I am thinking that it needs to include an area for thread-like activity so that consumers can exchange feedback, perhaps a color/shade comparison digital platform?  Maybe a cool game-like setup?  My mind is going wild right now.  I’m very excited about this campaign.  It involves the beauty and cosmetics industry which I actually have an interest in, and social media which at this point is an area where I can always use more practice (it’s what’s “in” afterall).

I have sketched out a few ideas but I think I could dig deeper.  I have finals this week, and I wish I had more time to dedicate to this campaign (I’ve had to produce a lot of campaigns this semester and this one is one of the fun ones).  Either way I’m excited to get to work.

If anyone has any cool ideas for a unique social media campaign in the cosmetics industry that will earn me a good grade in my public relations class, let me know. 🙂

Meow Cosmetics

Gen Yers have a chance!

Recently I have been hard at work on a marketing project for my internet marketing course.  We were having a discussion one day in class when we came to the realization that my generation does not have an icon.  It’s true.  Generations before us have had Bob Marley, Elvis, The Beetles, but we all don’t even like the same music so the chances of finding a common icon will be nearly impossible.  Good thing my marketing professor is set on changing that because for my final marketing project my group and I are in charge of creating a website that will bring my generation together in the hopes of finding a common icon.  As I compile research for this project I am coming across a few realizations of my own.  The best one so far; I think Gen Yers will make great public relations professionals.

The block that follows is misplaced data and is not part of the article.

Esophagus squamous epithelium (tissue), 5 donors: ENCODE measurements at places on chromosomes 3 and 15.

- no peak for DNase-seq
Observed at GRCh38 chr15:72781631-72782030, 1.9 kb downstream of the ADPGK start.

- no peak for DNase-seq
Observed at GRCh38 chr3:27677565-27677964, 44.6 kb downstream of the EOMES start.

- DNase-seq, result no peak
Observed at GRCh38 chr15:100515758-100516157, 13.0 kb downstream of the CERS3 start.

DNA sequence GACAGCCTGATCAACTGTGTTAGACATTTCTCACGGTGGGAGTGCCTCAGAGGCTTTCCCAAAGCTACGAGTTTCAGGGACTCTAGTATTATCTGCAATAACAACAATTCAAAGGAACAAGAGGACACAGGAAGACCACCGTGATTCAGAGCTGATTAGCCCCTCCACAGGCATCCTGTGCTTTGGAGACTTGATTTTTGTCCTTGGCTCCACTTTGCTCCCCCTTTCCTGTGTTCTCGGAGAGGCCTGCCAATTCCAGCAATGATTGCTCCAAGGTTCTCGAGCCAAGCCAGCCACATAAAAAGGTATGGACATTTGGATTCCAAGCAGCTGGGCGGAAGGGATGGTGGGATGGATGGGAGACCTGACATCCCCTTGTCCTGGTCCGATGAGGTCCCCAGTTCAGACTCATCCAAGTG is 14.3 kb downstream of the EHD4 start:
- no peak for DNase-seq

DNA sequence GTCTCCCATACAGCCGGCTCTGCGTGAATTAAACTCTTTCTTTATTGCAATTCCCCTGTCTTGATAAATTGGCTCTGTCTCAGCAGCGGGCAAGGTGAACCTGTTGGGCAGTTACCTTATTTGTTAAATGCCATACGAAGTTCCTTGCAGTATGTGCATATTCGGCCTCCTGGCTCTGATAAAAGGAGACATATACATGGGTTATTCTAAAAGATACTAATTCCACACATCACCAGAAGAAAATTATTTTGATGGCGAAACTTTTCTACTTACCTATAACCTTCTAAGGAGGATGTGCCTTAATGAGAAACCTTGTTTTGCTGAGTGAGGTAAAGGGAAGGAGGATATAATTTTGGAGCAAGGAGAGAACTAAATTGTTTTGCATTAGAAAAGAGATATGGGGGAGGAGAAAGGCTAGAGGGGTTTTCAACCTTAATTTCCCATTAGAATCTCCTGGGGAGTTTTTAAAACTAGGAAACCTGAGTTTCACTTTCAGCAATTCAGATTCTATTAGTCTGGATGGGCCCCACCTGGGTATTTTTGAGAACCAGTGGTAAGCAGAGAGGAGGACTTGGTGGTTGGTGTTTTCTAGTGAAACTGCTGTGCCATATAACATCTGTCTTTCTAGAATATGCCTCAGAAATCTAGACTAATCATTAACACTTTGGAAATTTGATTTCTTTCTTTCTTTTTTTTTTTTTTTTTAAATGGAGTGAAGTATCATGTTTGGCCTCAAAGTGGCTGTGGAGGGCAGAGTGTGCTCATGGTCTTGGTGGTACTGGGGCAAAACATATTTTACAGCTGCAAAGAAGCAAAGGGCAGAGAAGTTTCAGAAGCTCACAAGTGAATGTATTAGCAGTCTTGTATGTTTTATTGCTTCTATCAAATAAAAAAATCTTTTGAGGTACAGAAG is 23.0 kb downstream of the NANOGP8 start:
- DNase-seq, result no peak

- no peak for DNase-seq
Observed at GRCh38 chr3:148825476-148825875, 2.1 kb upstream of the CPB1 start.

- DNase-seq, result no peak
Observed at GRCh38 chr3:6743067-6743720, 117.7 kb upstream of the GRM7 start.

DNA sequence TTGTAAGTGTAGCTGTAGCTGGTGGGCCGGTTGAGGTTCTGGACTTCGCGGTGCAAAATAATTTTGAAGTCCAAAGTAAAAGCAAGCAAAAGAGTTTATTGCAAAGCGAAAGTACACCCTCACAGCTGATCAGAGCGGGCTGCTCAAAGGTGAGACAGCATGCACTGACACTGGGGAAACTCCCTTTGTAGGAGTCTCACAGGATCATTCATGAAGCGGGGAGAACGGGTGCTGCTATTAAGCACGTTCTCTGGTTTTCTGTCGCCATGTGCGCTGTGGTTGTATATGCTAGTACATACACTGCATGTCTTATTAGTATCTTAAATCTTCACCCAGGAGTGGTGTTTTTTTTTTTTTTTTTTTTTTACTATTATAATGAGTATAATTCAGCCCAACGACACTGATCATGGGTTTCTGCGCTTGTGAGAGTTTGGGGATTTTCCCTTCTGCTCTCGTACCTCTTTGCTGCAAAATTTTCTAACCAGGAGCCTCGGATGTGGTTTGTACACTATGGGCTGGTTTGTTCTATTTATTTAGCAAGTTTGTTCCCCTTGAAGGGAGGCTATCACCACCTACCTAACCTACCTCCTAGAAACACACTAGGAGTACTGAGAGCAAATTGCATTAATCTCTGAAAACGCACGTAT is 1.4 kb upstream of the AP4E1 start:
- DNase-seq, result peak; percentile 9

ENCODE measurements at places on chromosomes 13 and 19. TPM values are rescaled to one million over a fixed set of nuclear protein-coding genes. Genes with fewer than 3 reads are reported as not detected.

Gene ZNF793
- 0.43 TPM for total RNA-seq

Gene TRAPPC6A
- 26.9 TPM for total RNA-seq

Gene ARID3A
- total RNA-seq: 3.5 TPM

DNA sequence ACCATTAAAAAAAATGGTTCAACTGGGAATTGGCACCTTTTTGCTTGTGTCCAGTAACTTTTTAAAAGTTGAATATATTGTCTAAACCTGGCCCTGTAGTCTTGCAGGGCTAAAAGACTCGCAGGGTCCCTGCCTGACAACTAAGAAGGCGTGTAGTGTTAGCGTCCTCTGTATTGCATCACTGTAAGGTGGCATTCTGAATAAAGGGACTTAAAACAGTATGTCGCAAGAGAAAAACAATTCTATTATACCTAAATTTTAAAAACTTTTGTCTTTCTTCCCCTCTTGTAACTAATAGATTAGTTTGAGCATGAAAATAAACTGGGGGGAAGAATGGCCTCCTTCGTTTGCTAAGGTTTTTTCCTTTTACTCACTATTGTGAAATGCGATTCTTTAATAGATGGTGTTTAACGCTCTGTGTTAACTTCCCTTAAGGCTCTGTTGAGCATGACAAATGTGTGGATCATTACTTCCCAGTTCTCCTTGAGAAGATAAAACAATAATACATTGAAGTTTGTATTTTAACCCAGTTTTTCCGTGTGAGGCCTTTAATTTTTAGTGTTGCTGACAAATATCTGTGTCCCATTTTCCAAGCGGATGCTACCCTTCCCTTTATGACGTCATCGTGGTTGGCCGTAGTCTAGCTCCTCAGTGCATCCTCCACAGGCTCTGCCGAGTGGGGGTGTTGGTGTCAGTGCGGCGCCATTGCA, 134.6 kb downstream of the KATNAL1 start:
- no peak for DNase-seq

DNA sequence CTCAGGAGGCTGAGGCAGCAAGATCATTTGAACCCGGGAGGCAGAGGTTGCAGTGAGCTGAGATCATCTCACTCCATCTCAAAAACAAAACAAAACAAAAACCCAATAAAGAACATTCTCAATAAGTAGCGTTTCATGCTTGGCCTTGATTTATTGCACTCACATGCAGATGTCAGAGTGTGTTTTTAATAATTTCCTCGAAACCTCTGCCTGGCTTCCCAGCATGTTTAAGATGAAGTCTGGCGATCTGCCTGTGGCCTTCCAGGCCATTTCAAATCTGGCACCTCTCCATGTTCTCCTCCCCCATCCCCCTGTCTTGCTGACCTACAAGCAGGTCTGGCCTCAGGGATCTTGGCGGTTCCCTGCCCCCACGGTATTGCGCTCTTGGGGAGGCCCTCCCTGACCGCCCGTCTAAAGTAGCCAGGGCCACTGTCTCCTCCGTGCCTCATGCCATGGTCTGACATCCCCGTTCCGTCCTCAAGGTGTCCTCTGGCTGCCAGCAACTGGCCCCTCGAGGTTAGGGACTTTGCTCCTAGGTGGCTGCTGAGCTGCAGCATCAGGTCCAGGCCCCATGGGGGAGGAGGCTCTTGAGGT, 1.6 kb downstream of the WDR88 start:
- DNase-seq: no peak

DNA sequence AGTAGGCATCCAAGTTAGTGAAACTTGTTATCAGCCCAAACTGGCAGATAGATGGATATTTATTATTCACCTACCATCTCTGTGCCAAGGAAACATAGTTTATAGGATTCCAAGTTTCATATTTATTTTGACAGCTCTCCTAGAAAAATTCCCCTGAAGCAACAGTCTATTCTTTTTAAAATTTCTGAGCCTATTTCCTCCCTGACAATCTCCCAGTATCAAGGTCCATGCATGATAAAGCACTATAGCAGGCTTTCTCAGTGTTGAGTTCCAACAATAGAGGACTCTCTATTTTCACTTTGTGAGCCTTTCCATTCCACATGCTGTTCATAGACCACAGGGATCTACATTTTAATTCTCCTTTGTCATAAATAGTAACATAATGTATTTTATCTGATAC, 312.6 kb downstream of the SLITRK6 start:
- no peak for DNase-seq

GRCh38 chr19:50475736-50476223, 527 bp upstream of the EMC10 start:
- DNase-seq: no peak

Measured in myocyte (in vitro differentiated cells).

First off, social media is taking over.  That’s why I am taking that marketing class as well as the PR class that has me writing these blogs, so that I can learn how to take advantage of the online tools around me and become more marketable.  With that, I am learning exactly how to use social media to create campaigns that work.  Social media doesn’t work for everyone and I am glad that I am getting that lesson now.